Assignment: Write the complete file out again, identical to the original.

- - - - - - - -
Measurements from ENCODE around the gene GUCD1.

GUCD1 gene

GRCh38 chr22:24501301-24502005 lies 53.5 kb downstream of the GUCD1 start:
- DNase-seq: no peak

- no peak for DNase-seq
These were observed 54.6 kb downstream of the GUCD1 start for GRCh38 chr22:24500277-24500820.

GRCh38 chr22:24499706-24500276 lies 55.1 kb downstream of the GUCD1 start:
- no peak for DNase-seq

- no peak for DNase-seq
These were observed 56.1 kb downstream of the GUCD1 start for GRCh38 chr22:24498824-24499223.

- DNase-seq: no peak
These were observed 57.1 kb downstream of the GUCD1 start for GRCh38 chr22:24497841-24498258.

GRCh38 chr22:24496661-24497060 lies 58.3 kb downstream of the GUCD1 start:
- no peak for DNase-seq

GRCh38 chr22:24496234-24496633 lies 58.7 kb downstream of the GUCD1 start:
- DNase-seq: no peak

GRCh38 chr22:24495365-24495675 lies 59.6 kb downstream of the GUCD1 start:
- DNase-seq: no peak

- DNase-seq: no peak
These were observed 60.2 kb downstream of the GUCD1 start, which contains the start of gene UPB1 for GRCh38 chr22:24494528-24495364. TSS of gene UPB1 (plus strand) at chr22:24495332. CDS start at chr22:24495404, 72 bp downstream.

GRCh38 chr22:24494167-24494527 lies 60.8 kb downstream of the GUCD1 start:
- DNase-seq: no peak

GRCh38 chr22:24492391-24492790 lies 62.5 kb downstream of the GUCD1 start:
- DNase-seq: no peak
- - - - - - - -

Measurements from ENCODE around the gene GUCD1.

GUCD1 gene

GRCh38 chr22:24501301-24502005 lies 53.5 kb downstream of the GUCD1 start:
- DNase-seq: no peak

- no peak for DNase-seq
These were observed 54.6 kb downstream of the GUCD1 start for GRCh38 chr22:24500277-24500820.

GRCh38 chr22:24499706-24500276 lies 55.1 kb downstream of the GUCD1 start:
- no peak for DNase-seq

- no peak for DNase-seq
These were observed 56.1 kb downstream of the GUCD1 start for GRCh38 chr22:24498824-24499223.

- DNase-seq: no peak
These were observed 57.1 kb downstream of the GUCD1 start for GRCh38 chr22:24497841-24498258.

GRCh38 chr22:24496661-24497060 lies 58.3 kb downstream of the GUCD1 start:
- no peak for DNase-seq

GRCh38 chr22:24496234-24496633 lies 58.7 kb downstream of the GUCD1 start:
- DNase-seq: no peak

GRCh38 chr22:24495365-24495675 lies 59.6 kb downstream of the GUCD1 start:
- DNase-seq: no peak

- DNase-seq: no peak
These were observed 60.2 kb downstream of the GUCD1 start, which contains the start of gene UPB1 for GRCh38 chr22:24494528-24495364. TSS of gene UPB1 (plus strand) at chr22:24495332. CDS start at chr22:24495404, 72 bp downstream.

GRCh38 chr22:24494167-24494527 lies 60.8 kb downstream of the GUCD1 start:
- DNase-seq: no peak

GRCh38 chr22:24492391-24492790 lies 62.5 kb downstream of the GUCD1 start:
- DNase-seq: no peak